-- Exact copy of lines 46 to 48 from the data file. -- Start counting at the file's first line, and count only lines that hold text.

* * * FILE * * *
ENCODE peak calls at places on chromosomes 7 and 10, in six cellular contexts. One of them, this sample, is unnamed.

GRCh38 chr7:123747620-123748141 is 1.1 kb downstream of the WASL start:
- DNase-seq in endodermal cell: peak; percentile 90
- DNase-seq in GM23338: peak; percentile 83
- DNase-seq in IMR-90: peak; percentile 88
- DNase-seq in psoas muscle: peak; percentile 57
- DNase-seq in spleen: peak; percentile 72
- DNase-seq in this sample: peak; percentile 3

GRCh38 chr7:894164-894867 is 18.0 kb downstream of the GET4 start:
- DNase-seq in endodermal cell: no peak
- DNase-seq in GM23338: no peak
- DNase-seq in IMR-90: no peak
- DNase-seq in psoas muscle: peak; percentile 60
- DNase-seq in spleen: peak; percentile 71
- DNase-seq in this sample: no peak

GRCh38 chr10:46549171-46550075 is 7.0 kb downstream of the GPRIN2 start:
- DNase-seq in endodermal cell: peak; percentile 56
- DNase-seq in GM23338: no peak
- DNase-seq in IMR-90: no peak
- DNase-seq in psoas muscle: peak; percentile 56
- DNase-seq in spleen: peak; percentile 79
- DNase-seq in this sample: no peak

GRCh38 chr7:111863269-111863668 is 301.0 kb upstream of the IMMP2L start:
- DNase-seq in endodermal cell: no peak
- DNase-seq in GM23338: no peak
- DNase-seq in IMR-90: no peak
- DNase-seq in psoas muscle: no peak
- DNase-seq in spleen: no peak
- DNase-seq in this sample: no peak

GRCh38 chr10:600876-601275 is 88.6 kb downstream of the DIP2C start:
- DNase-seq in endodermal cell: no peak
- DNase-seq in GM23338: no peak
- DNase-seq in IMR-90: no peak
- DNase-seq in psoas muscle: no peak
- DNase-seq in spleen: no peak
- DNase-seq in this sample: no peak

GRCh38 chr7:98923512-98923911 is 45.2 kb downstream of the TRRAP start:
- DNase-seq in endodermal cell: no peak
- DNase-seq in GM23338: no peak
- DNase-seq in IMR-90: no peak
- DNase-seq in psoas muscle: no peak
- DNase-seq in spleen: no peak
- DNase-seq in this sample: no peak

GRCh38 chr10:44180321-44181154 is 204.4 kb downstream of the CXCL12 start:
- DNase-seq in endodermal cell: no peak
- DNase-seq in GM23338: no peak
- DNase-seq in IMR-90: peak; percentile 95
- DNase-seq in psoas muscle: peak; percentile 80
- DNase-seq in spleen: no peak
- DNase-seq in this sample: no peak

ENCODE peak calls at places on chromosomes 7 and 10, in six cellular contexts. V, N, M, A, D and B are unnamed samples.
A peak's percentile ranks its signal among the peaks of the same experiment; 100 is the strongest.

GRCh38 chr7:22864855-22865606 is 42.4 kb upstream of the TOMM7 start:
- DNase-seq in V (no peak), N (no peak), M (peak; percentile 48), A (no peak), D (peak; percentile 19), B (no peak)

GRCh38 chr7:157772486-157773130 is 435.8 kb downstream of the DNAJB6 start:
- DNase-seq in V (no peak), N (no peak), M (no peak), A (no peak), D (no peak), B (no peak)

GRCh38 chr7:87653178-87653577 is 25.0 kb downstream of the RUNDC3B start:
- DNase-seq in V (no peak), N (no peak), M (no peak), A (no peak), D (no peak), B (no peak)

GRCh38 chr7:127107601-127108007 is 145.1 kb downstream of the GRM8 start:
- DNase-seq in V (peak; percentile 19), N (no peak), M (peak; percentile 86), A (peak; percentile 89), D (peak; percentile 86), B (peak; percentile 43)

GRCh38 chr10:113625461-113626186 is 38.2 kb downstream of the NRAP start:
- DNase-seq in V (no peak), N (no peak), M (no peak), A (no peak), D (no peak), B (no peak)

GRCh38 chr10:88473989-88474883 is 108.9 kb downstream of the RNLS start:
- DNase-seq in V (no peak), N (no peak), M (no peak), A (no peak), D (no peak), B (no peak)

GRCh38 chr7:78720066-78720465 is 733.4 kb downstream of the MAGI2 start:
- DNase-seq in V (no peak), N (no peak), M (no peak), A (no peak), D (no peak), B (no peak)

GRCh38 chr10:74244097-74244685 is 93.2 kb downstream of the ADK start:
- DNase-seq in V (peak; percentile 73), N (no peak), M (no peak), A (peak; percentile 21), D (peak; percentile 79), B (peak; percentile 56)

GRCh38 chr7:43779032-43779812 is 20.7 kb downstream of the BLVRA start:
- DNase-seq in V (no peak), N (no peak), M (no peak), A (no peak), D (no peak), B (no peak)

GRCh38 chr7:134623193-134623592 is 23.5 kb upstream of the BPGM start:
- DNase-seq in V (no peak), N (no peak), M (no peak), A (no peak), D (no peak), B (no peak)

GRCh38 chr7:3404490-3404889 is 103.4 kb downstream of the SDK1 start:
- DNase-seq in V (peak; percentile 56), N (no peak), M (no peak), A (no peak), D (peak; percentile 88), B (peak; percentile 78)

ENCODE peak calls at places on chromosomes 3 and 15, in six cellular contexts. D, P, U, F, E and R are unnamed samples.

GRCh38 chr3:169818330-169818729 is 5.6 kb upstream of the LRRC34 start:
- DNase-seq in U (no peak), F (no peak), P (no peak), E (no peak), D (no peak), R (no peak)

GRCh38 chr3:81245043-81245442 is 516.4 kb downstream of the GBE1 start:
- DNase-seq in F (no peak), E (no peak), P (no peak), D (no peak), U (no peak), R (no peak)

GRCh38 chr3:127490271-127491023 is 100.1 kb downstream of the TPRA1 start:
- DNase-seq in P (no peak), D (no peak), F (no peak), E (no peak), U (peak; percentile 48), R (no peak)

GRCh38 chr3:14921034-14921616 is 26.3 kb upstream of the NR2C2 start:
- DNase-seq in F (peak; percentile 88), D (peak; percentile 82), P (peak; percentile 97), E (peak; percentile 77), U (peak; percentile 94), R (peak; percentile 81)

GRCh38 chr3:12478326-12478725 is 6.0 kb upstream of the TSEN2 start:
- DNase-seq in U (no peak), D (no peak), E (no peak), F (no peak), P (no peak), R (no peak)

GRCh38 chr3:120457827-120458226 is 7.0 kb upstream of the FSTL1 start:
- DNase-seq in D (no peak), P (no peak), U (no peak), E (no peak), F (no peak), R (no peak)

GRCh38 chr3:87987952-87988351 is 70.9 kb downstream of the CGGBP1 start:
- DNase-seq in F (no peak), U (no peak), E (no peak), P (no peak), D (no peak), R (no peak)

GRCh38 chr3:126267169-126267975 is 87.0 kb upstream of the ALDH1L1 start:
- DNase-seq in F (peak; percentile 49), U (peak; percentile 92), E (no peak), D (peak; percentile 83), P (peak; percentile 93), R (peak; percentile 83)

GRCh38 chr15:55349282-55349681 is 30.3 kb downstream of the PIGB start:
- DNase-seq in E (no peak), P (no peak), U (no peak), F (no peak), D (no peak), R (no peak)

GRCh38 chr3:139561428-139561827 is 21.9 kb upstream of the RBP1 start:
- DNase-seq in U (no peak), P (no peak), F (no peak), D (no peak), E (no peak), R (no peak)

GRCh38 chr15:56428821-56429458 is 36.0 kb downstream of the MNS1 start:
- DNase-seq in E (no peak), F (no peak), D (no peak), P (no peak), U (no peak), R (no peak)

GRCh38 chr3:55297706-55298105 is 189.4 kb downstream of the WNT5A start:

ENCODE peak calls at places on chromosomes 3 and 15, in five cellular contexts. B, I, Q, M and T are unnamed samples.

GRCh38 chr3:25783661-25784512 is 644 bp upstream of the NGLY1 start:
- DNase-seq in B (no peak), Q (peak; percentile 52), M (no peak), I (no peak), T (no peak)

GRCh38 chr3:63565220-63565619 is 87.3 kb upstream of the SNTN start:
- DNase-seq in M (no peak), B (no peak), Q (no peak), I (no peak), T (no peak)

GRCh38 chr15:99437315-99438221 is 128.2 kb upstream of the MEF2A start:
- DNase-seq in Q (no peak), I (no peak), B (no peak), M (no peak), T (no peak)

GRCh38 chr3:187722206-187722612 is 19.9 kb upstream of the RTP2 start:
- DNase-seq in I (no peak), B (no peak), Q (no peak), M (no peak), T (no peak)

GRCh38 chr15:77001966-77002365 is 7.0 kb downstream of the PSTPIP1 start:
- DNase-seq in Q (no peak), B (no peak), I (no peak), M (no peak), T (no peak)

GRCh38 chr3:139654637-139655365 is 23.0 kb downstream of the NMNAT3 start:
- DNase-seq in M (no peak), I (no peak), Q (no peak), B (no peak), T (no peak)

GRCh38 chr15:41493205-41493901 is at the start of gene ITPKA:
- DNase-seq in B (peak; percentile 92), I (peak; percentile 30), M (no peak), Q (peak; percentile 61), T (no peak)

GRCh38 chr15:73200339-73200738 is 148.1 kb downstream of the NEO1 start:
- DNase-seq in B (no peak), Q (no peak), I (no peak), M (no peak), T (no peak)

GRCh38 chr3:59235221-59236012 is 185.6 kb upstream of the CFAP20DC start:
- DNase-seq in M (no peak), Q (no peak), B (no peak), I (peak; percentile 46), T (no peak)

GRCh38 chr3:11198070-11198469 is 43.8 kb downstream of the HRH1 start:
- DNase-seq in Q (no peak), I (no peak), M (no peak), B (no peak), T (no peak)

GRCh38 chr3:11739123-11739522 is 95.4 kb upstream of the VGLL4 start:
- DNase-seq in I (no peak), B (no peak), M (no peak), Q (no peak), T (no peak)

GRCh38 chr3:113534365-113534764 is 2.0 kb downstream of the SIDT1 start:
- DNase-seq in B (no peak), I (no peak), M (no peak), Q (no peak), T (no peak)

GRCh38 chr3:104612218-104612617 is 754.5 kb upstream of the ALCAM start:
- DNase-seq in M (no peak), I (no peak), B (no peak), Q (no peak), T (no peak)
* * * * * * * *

- DNase-seq in GM23338: no peak
- DNase-seq in IMR-90: peak; percentile 95
- DNase-seq in psoas muscle: peak; percentile 80